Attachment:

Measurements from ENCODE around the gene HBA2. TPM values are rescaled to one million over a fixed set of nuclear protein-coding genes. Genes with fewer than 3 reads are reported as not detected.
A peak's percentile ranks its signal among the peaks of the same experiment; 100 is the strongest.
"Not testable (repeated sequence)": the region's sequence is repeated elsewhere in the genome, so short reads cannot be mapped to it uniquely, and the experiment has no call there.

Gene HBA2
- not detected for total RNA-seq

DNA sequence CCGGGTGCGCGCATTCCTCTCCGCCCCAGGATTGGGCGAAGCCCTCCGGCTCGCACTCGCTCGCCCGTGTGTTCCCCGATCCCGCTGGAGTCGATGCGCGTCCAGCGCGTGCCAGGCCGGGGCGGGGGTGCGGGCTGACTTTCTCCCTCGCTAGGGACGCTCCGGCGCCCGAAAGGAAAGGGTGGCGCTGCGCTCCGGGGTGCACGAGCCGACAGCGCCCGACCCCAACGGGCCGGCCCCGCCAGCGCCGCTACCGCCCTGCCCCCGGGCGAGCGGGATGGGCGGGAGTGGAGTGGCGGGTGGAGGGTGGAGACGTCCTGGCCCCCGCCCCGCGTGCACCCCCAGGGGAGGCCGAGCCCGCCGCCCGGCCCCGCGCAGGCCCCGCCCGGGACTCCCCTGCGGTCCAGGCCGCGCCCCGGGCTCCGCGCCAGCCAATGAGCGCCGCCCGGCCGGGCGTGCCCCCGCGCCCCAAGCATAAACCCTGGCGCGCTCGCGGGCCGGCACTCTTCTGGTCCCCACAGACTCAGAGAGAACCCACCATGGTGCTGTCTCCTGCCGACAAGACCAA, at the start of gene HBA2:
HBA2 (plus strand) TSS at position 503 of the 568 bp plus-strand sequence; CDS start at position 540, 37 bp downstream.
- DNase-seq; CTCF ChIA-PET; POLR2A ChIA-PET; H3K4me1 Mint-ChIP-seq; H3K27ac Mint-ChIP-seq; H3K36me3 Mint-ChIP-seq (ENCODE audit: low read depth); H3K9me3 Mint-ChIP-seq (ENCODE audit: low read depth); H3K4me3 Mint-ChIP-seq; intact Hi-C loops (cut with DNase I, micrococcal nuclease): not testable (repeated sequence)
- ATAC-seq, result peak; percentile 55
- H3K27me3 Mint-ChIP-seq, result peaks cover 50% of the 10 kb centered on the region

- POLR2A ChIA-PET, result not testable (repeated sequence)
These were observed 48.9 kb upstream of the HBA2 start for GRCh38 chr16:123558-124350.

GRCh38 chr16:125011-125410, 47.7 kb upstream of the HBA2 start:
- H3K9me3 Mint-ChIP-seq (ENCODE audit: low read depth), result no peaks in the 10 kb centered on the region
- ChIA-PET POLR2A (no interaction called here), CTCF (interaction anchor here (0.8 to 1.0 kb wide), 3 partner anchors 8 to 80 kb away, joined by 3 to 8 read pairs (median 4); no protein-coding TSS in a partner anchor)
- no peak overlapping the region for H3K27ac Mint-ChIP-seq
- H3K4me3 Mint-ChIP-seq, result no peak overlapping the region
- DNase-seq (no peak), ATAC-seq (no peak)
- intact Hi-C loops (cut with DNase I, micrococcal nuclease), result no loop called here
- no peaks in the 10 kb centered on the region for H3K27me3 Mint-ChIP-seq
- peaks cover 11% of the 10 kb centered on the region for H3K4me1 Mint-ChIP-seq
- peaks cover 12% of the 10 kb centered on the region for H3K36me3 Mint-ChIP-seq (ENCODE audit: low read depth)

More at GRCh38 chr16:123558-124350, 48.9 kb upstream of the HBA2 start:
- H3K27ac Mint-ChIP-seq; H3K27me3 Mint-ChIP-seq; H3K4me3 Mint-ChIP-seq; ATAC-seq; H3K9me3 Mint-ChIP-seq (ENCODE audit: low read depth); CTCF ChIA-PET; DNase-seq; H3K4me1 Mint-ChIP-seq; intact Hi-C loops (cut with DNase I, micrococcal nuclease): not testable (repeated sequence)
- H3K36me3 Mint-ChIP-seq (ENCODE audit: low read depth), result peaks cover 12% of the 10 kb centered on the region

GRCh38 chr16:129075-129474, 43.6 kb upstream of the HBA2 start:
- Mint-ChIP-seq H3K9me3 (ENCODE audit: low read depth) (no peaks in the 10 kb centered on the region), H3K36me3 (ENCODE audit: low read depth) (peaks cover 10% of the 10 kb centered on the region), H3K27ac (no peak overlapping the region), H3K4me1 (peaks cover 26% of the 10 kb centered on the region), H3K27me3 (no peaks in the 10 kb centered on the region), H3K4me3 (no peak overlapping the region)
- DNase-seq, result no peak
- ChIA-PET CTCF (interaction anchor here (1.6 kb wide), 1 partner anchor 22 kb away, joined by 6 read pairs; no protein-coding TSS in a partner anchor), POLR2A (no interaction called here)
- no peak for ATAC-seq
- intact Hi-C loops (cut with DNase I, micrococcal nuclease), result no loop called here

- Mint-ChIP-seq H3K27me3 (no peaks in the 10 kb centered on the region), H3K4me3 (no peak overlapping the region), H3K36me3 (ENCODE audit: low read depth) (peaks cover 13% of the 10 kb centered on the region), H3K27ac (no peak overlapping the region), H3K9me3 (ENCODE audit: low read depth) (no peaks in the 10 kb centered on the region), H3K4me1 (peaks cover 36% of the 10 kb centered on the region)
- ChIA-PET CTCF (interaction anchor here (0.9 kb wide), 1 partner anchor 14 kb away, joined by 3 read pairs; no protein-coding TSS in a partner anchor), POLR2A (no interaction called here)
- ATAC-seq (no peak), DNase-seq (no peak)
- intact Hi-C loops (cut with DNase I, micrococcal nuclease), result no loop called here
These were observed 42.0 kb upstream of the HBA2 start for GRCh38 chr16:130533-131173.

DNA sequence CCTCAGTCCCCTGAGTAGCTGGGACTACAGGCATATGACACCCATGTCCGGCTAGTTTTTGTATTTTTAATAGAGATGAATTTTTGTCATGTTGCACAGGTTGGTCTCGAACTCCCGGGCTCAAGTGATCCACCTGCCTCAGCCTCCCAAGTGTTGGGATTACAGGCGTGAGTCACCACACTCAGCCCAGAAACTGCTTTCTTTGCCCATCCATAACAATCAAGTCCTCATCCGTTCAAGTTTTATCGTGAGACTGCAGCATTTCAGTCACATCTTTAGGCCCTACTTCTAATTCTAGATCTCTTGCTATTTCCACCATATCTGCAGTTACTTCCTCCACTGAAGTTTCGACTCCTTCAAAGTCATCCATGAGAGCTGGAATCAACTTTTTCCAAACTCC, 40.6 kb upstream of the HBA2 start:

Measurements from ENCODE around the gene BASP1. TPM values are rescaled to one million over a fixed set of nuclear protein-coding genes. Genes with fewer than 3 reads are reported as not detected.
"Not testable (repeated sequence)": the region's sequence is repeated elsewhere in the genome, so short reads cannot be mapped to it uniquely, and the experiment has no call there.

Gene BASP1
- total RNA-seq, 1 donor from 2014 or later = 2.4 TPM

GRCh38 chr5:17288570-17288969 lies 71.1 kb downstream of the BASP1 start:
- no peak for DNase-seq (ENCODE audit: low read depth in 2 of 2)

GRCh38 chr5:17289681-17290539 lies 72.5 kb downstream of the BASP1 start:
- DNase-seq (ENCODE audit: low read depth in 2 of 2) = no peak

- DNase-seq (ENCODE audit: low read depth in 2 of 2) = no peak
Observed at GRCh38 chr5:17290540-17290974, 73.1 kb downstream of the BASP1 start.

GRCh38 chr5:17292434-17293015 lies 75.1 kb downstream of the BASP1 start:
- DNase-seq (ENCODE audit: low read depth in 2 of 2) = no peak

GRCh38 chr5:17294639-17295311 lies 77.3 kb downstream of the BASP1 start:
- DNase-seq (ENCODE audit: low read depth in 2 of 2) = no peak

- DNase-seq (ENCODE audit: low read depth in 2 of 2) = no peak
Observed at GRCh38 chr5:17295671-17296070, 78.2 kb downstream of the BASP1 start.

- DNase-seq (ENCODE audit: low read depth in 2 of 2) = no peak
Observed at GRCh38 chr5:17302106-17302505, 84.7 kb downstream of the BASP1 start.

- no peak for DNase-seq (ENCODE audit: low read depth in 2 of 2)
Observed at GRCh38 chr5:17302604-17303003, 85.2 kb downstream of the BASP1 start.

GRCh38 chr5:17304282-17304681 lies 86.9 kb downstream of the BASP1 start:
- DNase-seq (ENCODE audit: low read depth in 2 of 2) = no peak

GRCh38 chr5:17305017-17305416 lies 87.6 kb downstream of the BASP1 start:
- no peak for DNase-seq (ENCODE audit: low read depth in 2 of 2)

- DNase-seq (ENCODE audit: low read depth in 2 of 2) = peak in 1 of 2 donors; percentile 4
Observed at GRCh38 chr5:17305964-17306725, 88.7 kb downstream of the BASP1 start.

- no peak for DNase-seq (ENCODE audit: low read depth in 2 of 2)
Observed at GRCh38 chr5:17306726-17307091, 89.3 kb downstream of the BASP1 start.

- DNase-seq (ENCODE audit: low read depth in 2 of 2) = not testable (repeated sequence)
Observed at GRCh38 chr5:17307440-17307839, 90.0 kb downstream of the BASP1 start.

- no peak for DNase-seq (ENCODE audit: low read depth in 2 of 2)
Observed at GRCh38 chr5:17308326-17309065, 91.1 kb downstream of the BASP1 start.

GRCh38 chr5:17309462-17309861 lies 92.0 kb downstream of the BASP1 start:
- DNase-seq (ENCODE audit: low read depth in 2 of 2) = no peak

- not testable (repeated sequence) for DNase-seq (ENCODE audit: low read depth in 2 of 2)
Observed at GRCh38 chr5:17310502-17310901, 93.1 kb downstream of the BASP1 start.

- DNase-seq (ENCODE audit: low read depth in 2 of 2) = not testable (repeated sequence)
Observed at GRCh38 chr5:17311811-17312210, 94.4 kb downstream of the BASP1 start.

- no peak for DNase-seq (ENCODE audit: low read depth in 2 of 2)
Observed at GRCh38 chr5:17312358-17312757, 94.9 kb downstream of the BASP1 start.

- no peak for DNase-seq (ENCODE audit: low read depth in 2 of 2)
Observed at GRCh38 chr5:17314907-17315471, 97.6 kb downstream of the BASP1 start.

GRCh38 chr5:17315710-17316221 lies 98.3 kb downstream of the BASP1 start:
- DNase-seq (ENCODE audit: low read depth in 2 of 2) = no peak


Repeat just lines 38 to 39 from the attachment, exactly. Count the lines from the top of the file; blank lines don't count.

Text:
Measurements from ENCODE around the gene BASP1. TPM values are rescaled to one million over a fixed set of nuclear protein-coding genes. Genes with fewer than 3 reads are reported as not detected.
"Not testable (repeated sequence)": the region's sequence is repeated elsewhere in the genome, so short reads cannot be mapped to it uniquely, and the experiment has no call there.